Firefighters across England and Wales walked out on strike today, Friday, to defend their pensions.
FBU union banners, placards and braziers were brought out of hundreds of fire stations at noon in the first of three strikes this weekend.
It was the first walkout in the long running dispute since New Year’s Eve.
Kieron was on the picket line at Euston station. He told Socialist Worker, “Management have been stringing us along, now we have to fight.”
Government plans to force firefighters to work until they are 60 years old before they can get a full pension has enraged workers. If older firefighters fail fitness “capability assessments” they will either face the sack or be forced to retire on half their pension.
“The thought of getting sacked for getting old is ridiculous” said Kieron, “Ask any member of the pubic if they had their family trapped in a house fire whether they would want a firefighter who was over 60 years old to try and rescue them.”
FBU regional secretary Paul Embery told Socialist Worker, “We were led to believe that the government had some revised proposals to put on the table. But they haven’t shown us anything new. We have been treated shabbily.”
But he said firefighters are determined. “What the government doesn’t understand is the solidarity that binds us together by the nature of the job. We are going to fight, even if this is a long, hard dispute.”
The debate on the picket lines was about how to win.
Simon Hickman, a firefighter in Manchester, said escalation was essential. “There’s only one way to go now, we have to up the pressure,” he said.
Many strikers talked about the possibility of unity with other public sector workers taking action. At Euston, where the local trades council and Unison branch brought their banners in solidarity, striker Harvey said, “We should put a million people on the streets like they do in Greece”.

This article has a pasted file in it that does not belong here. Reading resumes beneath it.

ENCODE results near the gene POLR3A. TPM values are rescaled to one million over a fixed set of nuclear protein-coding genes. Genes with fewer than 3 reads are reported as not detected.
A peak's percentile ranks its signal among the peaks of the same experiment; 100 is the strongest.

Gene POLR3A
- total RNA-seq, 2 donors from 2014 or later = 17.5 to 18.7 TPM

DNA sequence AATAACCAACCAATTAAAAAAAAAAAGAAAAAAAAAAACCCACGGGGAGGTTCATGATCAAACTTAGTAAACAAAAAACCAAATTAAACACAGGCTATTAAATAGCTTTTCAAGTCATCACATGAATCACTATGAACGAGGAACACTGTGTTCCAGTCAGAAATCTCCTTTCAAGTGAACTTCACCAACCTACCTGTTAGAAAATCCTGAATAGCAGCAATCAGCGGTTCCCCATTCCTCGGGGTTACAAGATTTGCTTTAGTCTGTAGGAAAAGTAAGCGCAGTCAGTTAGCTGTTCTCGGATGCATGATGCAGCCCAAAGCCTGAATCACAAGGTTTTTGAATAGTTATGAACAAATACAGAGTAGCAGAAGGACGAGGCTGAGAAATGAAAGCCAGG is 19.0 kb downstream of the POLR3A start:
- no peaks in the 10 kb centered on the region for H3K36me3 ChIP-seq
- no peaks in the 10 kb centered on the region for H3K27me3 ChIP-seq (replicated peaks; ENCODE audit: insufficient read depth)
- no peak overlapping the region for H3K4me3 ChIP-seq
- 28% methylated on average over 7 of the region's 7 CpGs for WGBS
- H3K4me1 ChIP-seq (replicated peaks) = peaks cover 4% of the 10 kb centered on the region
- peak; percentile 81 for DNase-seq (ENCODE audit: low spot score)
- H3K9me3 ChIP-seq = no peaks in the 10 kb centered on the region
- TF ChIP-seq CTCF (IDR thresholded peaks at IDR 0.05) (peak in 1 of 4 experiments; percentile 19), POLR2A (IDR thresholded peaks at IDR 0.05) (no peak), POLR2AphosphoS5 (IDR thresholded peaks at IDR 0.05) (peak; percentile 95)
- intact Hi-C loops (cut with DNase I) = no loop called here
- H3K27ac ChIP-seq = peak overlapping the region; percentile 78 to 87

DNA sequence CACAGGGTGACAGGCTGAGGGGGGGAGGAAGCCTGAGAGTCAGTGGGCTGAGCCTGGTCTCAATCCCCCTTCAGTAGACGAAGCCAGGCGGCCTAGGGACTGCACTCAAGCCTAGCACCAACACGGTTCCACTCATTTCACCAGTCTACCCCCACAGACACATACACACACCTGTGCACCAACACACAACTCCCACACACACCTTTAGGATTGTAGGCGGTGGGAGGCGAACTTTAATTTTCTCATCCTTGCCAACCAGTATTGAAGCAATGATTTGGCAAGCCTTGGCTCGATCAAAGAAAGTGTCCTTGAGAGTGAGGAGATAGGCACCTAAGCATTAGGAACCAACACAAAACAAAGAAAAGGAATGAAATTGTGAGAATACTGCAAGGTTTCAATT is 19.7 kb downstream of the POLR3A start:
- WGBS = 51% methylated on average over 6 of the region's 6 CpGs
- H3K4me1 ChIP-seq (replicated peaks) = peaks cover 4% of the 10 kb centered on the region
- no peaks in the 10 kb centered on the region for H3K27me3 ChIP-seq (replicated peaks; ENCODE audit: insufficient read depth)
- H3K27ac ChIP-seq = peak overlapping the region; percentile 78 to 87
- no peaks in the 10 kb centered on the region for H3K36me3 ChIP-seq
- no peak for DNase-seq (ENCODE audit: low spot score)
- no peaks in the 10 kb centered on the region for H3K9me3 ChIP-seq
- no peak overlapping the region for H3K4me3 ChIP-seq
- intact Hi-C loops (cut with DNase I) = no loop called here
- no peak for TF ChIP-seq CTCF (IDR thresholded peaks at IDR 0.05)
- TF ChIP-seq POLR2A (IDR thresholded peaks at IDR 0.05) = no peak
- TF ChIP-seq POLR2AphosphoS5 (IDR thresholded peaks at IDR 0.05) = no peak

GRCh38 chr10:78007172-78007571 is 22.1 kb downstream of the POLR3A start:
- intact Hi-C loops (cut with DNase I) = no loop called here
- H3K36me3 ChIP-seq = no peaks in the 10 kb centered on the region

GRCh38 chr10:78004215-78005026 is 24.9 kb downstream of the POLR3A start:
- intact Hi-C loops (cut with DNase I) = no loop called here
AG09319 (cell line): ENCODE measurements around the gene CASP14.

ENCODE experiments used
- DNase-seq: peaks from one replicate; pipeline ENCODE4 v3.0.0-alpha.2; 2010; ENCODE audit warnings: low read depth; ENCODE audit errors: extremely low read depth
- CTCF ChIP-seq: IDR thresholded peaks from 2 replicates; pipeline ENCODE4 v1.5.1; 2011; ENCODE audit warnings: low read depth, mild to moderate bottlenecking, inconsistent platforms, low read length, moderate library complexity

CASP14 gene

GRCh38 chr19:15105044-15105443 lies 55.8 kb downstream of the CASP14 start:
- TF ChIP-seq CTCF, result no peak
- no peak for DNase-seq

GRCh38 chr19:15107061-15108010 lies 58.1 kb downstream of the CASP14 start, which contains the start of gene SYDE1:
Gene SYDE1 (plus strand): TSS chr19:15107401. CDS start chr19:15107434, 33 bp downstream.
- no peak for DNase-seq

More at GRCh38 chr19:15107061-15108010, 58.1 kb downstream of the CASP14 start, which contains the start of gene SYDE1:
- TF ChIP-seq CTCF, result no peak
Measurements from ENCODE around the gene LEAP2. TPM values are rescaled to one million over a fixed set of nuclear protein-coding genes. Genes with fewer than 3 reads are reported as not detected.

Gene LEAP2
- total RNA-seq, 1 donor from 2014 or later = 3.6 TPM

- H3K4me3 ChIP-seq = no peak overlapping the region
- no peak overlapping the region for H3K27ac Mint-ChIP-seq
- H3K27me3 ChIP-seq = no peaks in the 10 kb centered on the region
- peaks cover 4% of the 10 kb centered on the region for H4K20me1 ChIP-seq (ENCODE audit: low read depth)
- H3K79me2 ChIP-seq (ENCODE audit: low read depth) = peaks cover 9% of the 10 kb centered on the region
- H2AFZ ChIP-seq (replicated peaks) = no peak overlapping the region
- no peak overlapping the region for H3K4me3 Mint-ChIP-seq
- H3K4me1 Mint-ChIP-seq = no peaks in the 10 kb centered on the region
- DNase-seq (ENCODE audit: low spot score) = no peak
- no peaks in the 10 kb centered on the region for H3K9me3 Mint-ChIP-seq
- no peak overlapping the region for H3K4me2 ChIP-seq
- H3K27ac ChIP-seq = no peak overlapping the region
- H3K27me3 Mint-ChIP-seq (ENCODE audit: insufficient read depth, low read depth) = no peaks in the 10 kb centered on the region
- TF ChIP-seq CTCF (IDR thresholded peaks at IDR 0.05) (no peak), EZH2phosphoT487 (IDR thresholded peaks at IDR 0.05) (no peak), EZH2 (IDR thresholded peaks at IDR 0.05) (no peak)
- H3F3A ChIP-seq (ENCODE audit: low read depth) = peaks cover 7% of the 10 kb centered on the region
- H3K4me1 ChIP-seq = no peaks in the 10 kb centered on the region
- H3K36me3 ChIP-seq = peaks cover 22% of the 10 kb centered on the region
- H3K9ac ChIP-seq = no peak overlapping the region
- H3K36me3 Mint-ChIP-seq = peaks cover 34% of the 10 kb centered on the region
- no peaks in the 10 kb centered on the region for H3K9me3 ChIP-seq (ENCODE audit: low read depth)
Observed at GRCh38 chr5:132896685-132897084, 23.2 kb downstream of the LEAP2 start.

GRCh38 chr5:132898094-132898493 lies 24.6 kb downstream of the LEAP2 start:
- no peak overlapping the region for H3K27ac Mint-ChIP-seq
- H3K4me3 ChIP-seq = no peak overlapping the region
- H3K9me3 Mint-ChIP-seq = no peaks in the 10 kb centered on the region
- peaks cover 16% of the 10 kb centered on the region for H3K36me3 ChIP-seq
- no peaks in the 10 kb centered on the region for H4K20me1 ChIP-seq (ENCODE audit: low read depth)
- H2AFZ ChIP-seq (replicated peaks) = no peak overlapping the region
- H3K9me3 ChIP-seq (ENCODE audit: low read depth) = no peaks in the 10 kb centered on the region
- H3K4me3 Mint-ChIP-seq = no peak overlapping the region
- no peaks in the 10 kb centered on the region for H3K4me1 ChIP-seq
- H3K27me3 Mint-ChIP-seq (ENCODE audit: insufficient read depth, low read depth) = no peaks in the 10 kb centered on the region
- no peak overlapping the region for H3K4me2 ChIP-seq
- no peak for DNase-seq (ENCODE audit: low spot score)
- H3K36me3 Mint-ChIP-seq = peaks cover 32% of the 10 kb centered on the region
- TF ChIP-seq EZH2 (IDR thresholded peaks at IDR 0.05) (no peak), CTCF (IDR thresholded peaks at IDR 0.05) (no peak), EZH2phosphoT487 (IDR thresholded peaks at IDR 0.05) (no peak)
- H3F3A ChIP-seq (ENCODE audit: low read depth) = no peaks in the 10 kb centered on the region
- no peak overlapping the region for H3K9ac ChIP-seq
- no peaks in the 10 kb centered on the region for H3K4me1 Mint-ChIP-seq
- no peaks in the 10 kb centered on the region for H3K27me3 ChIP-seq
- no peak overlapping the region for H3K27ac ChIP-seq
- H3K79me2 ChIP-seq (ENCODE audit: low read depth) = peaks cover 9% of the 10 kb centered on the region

Firefighters in the red watch at Brixton fire station in south London explained why longer action would hit harder.
“They only have one shift’s worth of personnel to cover during strikes,” one picket told Socialist Worker. “They would struggle if we were out for more than 24 hours—and there is a mood to go for a week’s strike.”
Simon pointed out that in Greater Manchester recruits to cover during strikes there had shrunk from enough to cover three shifts to enough to only cover one and a half.
“If we escalate we can take them to breaking point. That’s what my brigade will be pushing for. The union leadership says that other regions are not keen on escalating. But it’s not clear who these other regions are. Everyone I talk to wants to.”
Kiley was picketing in Whitechapel in East London, “We’ve had a little strike here and there, but what have we really gained?” she said, “We need strikes to stretch the scabbing operation. I don’t want anyone to get hurt, but we have to fight otherwise they’ll keep taking more.”
Firefighters are set to strike again on Saturday from 2pm and Sunday from 10am. Send your photos and stories from picket lines to email@example.com